8. Introduction to Market Basket Analysis

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In the second half of this course, we will focus on Market Basket Analysis. In this lesson, we will learn about the concepts and terminology associated with this topic.

Lesson Notes

Itemsets and Rules

  • An Itemset is any combination of items that may appear together in a transaction, regardless or order
  • A Rule is a specifically ordered itemset
  • For example, an itemset of milk and cookies may have different levels of association if you analyze the set with milk as the base than with cookies as the base item



  • Support is the fraction of transactions that contain an item or itemset
  • Support = (Item 1 + Item 2)/all transactions



  • Confidence is the likelihood that the second item in a rule will appear in all transactions that contain the first item of the rule
  • In a rule of milk and cookies, confidence is the number of transactions where milk and cookies appear together as a percentage of all transactions that have milk
  • Confidence = (Item 1 + Item 2)/Item 1



  • Lift is the likely of any specific rule, or ordered item set, to occur, versus what you would expect if the items were independent
  • The math here is a bit more complicated, so please follow this link for further information


In the previous seven lessons we looked at AB testing and how it can be used to inform business decisions.

In the remaining lessons, we'll look at Market Basket Analysis.

Market Basket Analysis has a wide variety of uses, but has been most extensively adopted within the retail space, best illustrated by the example of a supermarket.

Supermarket managers typically refer to each receipt as a basket and will use data mining techniques to look for affinity or association between the different products in each basket. As a result, this technique is generally known as Market Basket Analysis.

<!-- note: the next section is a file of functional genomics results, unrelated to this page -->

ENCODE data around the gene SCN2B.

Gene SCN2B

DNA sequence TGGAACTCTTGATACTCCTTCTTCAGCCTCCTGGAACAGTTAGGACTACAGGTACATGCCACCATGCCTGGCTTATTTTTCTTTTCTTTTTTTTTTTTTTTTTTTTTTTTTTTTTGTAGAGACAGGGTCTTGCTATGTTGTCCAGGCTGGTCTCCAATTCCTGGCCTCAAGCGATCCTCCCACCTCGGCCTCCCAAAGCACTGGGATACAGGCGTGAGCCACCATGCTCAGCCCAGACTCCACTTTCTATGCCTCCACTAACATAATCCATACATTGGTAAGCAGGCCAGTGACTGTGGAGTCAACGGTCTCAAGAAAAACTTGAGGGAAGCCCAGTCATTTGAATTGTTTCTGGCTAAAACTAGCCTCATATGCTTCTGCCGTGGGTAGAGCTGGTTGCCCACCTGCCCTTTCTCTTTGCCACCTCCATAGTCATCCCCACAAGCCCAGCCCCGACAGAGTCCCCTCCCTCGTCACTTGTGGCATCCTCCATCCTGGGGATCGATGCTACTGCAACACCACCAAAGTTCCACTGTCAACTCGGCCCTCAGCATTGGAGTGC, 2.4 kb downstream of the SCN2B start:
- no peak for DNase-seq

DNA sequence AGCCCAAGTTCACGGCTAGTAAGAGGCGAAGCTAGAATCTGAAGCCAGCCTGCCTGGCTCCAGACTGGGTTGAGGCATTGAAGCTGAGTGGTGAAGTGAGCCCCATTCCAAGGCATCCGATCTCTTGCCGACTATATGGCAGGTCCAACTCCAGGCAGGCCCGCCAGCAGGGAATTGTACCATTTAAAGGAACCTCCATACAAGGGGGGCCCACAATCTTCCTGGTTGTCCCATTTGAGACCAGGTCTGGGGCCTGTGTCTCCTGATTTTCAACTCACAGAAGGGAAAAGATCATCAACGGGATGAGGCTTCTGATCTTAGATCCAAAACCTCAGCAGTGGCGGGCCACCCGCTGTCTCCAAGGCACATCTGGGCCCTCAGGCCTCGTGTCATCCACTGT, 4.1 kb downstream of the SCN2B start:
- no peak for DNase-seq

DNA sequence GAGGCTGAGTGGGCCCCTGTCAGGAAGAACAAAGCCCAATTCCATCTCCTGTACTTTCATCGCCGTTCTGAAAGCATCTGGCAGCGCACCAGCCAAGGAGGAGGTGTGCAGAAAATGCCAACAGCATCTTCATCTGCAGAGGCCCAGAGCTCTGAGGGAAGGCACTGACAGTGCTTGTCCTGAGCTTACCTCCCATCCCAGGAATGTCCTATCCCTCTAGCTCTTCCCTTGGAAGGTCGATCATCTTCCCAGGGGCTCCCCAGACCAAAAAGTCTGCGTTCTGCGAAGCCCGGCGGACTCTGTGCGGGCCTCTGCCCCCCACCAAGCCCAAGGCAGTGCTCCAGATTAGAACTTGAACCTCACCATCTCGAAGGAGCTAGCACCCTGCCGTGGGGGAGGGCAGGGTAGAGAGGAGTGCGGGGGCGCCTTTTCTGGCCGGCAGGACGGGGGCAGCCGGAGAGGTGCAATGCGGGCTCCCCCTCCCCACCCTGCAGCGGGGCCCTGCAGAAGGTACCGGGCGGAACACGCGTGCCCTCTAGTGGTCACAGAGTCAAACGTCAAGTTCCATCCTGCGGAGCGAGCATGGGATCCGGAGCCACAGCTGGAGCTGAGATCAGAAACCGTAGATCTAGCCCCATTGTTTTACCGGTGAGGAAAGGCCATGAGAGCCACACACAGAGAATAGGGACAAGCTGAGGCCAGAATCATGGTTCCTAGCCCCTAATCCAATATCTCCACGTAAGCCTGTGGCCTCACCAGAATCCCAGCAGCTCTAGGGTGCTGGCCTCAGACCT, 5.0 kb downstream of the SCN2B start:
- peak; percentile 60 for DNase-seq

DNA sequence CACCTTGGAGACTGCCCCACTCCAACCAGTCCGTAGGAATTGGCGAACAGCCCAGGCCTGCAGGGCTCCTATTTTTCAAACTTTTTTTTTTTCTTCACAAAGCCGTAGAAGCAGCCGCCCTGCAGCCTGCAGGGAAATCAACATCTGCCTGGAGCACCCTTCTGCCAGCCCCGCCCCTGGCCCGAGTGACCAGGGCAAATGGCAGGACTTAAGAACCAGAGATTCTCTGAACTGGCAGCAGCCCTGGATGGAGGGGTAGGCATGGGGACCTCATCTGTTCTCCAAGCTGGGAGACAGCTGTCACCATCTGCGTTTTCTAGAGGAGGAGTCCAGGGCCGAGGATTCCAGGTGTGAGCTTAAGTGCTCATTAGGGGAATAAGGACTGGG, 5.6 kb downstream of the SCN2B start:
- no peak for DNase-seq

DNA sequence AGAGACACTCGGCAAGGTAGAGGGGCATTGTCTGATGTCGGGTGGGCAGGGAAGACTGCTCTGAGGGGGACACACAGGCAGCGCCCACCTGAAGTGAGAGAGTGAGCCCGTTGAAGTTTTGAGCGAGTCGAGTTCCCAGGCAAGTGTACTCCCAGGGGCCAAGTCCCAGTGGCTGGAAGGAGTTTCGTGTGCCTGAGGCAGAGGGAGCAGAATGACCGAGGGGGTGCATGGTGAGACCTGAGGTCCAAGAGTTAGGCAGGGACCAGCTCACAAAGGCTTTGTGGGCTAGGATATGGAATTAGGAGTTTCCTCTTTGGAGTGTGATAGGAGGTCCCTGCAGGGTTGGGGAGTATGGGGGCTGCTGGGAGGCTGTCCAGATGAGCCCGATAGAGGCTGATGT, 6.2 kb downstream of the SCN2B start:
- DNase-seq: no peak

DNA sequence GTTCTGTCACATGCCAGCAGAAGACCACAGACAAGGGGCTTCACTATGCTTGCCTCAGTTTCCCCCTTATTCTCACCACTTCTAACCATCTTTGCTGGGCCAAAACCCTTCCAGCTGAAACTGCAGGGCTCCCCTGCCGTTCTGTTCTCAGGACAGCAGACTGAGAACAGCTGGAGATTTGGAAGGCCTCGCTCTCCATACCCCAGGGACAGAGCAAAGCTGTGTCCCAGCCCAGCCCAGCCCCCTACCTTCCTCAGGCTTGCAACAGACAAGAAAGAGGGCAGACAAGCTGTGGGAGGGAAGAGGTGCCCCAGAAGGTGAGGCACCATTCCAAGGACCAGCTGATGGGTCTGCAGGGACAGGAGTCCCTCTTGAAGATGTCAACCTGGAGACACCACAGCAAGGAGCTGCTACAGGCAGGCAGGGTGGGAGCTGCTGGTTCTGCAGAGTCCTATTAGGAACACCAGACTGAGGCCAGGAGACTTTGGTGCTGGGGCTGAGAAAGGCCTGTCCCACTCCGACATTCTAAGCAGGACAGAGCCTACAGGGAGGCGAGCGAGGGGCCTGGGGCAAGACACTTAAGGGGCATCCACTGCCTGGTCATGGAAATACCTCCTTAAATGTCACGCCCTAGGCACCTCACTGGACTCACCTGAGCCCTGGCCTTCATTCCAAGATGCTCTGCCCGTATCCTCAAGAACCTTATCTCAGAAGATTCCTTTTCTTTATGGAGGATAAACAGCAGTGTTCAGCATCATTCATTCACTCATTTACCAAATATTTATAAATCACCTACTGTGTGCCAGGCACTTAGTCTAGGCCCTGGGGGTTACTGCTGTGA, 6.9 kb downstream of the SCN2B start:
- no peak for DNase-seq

The underlying principle is relatively straightforward.

The products contained in each receipt are analyzed and broken down into product groupings or item sets.

These item sets are then divided into rules based on the direction of the association.

For example, there are two different rules for an item set of wine and chocolate.

The association of wine to chocolate and the association of chocolate to wine.

Since a store has so many products, the likelihood of a wine chocolate combination will differ depending on which item is considered the base product.

The relative merit of each rule is judged according to three metrics.

The first, support, looks at the number of transactions where a specific item set exists and expresses this as a percentage of the total number of transactions.

The second metric is confidence or the probability that a receipt contains any two products.

This is calculated by looking at all the receipts that contain the first, or left-hand side item, and then counting what proportion of those receipts contain the second, or right-hand side item.

The third metric is lift.

This is the likelihood of any specific rule to occur in a dataset versus what one would expect if the items were strictly independent.

Theoretically, market basket rules can contain numerous items, however as the number of items increases, the permutations increase exponentially.

In most real world scenarios, the level of support for rules containing more than four or five items tends to fall to a very low level.

That being said, partitioning the data according to factors like gender or day of the week is a practical approach to introducing qualifications without dramatically increasing the processing time.

Over the next few lessons we'll analyze three months of sales data from Cut Price Supermarket.

They would like us to perform a Market Basket Analysis on this dataset so they can better target specific customer segments.

We'll start our analysis in the next lesson by applying the Market Basket Affinity tool and determining item co-occurrence.